Would You Fail the IR35 Business Test?

Although hardly hot off the press, the latest IR35 business tests continue to spur on much concern and debate amongst contractors and freelancers alike, some claiming that most contractors are failing the tests altogether.

This business entity test and its contents are plastered all over contracting websites across the web, and it isn’t hard to see why a bit of a crack has been made between the HM Revenue & Customs and business groups across the nation, as it is now coming to light that most contractors would potentially face the medium risk of an IR35 investigation at least.

The business entity test itself is not exactly absolute, with partakers being given 12 graded questions that differ in worth depending on their level of importance distinguished by the HMRC. Each question is given a score, then at the end of the test you score is totalled to them determine the potential risk of falling under IR35.

An example of the test is as follows:

  • Business premises test - Does the business own or rent business premises separately from the contractor’s home or end client’s premises? (10 points if yes)
  • Professional Indemnity Insurance test - Does the contractor need professional indemnity insurance (PI Insurance)? (2 points if yes)
  • Efficiency test - Has the business had the opportunity in the past two years to increase its revenue by working more efficiently? (10 points if yes)
  • Assistance test - Does the business employ any workers who bring in at least 25% of the yearly turnover? (35 points if yes)
  • Advertising test - Has the business spent over £1,200 on advertising in the past year; entertainment does not count as advertising (2 points if yes)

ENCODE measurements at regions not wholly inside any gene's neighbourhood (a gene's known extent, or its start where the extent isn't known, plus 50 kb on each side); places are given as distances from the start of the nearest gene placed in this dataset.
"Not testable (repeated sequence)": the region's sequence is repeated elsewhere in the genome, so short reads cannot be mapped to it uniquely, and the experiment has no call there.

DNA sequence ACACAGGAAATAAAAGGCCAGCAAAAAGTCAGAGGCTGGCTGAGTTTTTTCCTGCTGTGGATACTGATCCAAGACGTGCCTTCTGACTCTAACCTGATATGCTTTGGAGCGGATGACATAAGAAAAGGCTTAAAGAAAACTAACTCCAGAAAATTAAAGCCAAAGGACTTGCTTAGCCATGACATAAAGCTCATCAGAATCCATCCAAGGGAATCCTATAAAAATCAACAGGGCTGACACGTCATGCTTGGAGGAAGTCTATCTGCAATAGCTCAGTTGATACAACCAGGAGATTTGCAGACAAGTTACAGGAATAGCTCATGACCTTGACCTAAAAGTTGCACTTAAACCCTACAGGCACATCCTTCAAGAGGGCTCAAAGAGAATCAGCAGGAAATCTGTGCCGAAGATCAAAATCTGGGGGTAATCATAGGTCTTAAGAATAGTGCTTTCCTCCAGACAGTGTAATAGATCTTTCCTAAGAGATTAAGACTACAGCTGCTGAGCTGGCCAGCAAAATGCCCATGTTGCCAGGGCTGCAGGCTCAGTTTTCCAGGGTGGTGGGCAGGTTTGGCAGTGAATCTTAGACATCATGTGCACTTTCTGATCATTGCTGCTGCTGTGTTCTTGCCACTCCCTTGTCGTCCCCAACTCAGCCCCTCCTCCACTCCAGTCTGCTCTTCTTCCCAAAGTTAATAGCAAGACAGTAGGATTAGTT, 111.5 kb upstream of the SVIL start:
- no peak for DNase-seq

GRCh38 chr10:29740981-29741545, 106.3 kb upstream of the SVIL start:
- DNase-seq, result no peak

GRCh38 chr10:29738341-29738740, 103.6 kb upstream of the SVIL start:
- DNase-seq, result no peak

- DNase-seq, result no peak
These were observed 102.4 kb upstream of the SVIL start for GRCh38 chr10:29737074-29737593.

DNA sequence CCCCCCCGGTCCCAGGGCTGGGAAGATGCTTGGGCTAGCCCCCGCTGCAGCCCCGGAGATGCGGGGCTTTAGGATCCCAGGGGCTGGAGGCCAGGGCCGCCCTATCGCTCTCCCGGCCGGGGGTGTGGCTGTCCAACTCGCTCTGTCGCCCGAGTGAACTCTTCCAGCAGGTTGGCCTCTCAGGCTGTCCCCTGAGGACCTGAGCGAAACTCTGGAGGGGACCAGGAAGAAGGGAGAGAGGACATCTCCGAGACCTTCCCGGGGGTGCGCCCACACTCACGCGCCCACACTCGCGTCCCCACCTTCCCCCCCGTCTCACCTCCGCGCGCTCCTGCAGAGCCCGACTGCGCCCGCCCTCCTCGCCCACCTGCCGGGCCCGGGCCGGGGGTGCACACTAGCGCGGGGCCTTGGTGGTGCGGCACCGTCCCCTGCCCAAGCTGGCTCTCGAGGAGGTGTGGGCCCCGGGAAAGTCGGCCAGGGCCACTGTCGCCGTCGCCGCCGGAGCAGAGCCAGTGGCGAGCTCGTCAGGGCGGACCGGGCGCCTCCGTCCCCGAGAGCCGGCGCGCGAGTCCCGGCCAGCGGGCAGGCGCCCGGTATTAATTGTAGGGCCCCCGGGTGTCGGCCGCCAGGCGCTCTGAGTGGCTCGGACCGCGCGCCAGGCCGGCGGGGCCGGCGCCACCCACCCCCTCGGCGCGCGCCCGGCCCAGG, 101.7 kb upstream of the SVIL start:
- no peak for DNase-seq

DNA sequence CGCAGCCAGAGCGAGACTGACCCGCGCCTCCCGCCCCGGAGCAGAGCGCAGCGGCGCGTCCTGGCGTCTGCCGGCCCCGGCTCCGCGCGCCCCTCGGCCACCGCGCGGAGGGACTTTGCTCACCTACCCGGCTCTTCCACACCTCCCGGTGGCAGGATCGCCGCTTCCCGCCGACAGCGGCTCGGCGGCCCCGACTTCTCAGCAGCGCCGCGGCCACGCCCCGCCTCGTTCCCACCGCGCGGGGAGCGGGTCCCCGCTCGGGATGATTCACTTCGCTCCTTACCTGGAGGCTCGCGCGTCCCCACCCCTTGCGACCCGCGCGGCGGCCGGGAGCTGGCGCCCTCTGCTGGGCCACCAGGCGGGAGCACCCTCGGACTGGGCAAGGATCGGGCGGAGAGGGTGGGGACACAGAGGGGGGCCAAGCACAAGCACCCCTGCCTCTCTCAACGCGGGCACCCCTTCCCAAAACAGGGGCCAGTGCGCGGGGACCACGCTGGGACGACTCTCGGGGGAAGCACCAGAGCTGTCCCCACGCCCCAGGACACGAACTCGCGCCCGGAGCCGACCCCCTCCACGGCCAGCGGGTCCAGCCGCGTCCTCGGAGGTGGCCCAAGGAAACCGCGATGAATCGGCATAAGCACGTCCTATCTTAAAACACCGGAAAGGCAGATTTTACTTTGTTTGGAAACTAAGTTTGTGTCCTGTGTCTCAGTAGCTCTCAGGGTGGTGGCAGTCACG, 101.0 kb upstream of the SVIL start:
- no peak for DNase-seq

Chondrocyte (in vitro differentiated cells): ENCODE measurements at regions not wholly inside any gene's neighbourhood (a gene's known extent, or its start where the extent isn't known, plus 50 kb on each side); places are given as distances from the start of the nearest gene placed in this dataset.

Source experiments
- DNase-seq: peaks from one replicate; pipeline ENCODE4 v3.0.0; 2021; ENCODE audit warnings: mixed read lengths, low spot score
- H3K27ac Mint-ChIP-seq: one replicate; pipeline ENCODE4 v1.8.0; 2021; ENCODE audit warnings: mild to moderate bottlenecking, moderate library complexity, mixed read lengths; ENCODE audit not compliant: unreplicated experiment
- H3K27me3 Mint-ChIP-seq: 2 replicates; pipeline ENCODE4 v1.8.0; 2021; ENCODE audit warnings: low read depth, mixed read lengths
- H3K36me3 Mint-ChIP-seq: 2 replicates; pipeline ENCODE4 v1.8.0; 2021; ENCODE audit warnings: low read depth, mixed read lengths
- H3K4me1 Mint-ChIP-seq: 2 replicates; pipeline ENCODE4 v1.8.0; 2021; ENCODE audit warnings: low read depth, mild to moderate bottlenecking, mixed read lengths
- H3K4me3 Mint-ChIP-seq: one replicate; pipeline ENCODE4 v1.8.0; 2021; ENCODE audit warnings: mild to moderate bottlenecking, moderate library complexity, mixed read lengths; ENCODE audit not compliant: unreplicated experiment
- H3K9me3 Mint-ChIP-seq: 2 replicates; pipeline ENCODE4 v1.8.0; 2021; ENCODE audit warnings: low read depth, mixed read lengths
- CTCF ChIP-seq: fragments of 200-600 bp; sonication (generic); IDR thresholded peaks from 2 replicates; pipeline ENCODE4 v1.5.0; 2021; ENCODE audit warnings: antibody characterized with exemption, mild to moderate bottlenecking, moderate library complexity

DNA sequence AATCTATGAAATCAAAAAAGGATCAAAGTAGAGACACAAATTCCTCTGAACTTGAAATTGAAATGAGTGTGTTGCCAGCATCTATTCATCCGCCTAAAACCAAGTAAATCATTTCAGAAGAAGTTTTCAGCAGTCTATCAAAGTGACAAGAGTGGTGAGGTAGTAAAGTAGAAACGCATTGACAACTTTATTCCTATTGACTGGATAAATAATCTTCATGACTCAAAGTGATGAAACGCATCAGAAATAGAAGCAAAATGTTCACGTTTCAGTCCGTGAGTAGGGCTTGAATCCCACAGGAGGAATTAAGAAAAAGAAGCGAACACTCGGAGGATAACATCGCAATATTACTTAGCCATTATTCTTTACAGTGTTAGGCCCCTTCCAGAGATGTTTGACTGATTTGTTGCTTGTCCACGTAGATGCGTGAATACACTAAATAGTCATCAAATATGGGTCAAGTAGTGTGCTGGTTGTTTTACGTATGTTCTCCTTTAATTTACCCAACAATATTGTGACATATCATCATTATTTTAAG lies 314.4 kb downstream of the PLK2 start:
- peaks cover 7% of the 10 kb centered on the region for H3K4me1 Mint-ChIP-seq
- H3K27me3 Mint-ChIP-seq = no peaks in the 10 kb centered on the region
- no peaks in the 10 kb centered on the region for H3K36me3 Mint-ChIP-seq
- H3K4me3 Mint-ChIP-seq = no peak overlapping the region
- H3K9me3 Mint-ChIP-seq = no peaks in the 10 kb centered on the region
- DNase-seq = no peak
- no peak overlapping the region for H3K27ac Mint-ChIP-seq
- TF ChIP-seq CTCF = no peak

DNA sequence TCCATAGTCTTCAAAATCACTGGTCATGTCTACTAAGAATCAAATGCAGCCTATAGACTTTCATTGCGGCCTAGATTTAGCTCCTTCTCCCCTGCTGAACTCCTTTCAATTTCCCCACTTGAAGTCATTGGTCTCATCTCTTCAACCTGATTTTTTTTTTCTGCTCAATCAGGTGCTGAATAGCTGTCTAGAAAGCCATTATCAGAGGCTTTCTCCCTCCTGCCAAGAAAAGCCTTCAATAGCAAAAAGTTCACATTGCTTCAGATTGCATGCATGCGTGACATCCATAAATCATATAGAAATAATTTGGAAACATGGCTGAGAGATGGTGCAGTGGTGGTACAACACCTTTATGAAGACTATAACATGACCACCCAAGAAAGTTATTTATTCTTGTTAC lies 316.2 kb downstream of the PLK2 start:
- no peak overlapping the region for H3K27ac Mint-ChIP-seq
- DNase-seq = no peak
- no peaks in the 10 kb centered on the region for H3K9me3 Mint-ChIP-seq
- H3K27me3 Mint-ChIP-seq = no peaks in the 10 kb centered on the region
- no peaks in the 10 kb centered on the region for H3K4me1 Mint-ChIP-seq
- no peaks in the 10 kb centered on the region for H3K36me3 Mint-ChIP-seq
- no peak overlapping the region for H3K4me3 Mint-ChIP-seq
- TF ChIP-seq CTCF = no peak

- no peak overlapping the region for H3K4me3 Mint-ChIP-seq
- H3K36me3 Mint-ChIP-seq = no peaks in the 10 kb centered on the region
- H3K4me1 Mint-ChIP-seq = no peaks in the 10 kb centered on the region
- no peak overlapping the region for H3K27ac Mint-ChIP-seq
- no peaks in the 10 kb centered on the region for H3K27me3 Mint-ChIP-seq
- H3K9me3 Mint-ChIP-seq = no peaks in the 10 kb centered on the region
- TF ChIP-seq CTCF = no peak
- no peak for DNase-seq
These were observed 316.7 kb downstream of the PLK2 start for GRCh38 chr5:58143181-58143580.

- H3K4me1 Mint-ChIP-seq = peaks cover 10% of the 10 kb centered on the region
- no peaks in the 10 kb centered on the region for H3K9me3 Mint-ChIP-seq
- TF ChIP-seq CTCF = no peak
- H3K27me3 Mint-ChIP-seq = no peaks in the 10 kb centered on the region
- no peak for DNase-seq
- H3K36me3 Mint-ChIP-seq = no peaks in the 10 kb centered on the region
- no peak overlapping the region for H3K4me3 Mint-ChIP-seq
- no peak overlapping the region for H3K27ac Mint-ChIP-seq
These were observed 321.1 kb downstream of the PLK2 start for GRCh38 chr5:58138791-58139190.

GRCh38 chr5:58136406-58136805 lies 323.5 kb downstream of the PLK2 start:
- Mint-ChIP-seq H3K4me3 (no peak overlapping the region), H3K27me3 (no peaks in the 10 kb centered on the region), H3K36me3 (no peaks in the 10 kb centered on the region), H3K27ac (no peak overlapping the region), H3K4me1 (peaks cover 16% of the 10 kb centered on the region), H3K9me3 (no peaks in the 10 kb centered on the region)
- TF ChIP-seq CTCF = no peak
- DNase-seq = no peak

• Previous PAYE test - During the past year, has the end client engaged you with no major changes to your working arrangements (Minus 15 points if yes)
  • Business plan test - Does your business have a business plan with a regularly updated cash flow forecast, and does it have a business bank account, identified by the bank as such and separate from your personal account? (1 point if yes to both parts of the question)
  • Repair at own expense test - Would the business have to bear the cost of rectifying any mistakes? (4 points if yes)
  • Client risk test - During the past two years, has the business been unable to recover payment amounting to more than 10% of yearly turnover? (10 points if yes)
  • Billing test - Does the business invoice for work carried out before being paid and negotiate payment terms? (2 points if yes)
  • Right of substitution test - Does the business have the right to send a substitute? (2 points if yes)
  • Actual substitution test - Has the business hired anyone in the previous two years to do the work it has taken on? (20 points if yes)

The scores used to assess contractors’ risk profiles are as follows:

Score Risk Level
Less than 10 points  High risk 
10-20 points Medium risk
More than 20 points Low risk

Now many contractors have failed this test, some only by a margin and others dramatically, but either way, falling under IR35 is bad news for any contractor. All freelancers or contractors are advised to contact a consultancy or IR35 specialist if they find themselves failing this test. Contractors should not be alone in their plight to overcome IR35 and must always ask for help even if they are just in need of direction, let alone when handling an inquiry.

By:Steven Bailey

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